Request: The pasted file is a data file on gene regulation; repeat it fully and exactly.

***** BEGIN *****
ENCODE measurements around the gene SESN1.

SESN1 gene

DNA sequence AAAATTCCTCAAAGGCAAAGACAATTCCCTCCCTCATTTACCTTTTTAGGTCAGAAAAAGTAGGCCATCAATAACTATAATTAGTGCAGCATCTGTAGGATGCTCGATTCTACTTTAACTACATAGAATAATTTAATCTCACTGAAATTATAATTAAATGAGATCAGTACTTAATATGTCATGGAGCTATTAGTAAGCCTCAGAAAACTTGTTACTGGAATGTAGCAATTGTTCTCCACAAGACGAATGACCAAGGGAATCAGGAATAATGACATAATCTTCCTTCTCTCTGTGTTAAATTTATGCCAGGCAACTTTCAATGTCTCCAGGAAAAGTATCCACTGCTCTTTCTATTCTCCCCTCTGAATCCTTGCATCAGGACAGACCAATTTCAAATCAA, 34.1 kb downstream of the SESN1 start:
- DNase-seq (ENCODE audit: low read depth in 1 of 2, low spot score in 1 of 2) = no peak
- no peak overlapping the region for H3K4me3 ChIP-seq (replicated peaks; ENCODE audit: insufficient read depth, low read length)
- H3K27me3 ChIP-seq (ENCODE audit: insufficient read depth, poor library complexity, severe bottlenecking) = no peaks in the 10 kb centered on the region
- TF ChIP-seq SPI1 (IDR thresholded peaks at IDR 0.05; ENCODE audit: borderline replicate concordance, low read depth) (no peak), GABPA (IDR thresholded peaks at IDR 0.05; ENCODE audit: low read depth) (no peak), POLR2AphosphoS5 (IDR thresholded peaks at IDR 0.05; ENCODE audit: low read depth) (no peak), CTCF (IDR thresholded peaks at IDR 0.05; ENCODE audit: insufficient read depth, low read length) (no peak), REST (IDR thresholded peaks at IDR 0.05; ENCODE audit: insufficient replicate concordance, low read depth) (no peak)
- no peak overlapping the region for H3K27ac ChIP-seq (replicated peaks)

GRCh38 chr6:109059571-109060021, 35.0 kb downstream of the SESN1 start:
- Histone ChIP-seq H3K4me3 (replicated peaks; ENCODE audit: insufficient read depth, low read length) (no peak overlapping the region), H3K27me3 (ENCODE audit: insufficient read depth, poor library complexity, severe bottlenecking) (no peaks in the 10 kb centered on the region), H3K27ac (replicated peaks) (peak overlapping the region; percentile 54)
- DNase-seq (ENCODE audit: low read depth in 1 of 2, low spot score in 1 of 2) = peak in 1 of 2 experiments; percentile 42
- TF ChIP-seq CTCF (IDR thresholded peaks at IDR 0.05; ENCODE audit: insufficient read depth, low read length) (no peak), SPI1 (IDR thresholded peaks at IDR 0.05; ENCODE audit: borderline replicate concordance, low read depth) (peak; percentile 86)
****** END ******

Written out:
ENCODE measurements around the gene SESN1.

SESN1 gene

DNA sequence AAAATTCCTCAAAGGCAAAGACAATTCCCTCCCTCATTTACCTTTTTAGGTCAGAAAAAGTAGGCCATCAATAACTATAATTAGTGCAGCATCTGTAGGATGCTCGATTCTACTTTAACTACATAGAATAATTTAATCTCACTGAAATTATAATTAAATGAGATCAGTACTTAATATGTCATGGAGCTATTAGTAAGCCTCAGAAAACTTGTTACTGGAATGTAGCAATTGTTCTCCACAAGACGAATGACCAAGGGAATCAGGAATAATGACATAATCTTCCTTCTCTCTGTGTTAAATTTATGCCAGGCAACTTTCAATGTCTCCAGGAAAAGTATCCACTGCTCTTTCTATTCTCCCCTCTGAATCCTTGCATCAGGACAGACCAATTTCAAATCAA, 34.1 kb downstream of the SESN1 start:
- DNase-seq (ENCODE audit: low read depth in 1 of 2, low spot score in 1 of 2) = no peak
- no peak overlapping the region for H3K4me3 ChIP-seq (replicated peaks; ENCODE audit: insufficient read depth, low read length)
- H3K27me3 ChIP-seq (ENCODE audit: insufficient read depth, poor library complexity, severe bottlenecking) = no peaks in the 10 kb centered on the region
- TF ChIP-seq SPI1 (IDR thresholded peaks at IDR 0.05; ENCODE audit: borderline replicate concordance, low read depth) (no peak), GABPA (IDR thresholded peaks at IDR 0.05; ENCODE audit: low read depth) (no peak), POLR2AphosphoS5 (IDR thresholded peaks at IDR 0.05; ENCODE audit: low read depth) (no peak), CTCF (IDR thresholded peaks at IDR 0.05; ENCODE audit: insufficient read depth, low read length) (no peak), REST (IDR thresholded peaks at IDR 0.05; ENCODE audit: insufficient replicate concordance, low read depth) (no peak)
- no peak overlapping the region for H3K27ac ChIP-seq (replicated peaks)

GRCh38 chr6:109059571-109060021, 35.0 kb downstream of the SESN1 start:
- Histone ChIP-seq H3K4me3 (replicated peaks; ENCODE audit: insufficient read depth, low read length) (no peak overlapping the region), H3K27me3 (ENCODE audit: insufficient read depth, poor library complexity, severe bottlenecking) (no peaks in the 10 kb centered on the region), H3K27ac (replicated peaks) (peak overlapping the region; percentile 54)
- DNase-seq (ENCODE audit: low read depth in 1 of 2, low spot score in 1 of 2) = peak in 1 of 2 experiments; percentile 42
- TF ChIP-seq CTCF (IDR thresholded peaks at IDR 0.05; ENCODE audit: insufficient read depth, low read length) (no peak), SPI1 (IDR thresholded peaks at IDR 0.05; ENCODE audit: borderline replicate concordance, low read depth) (peak; percentile 86)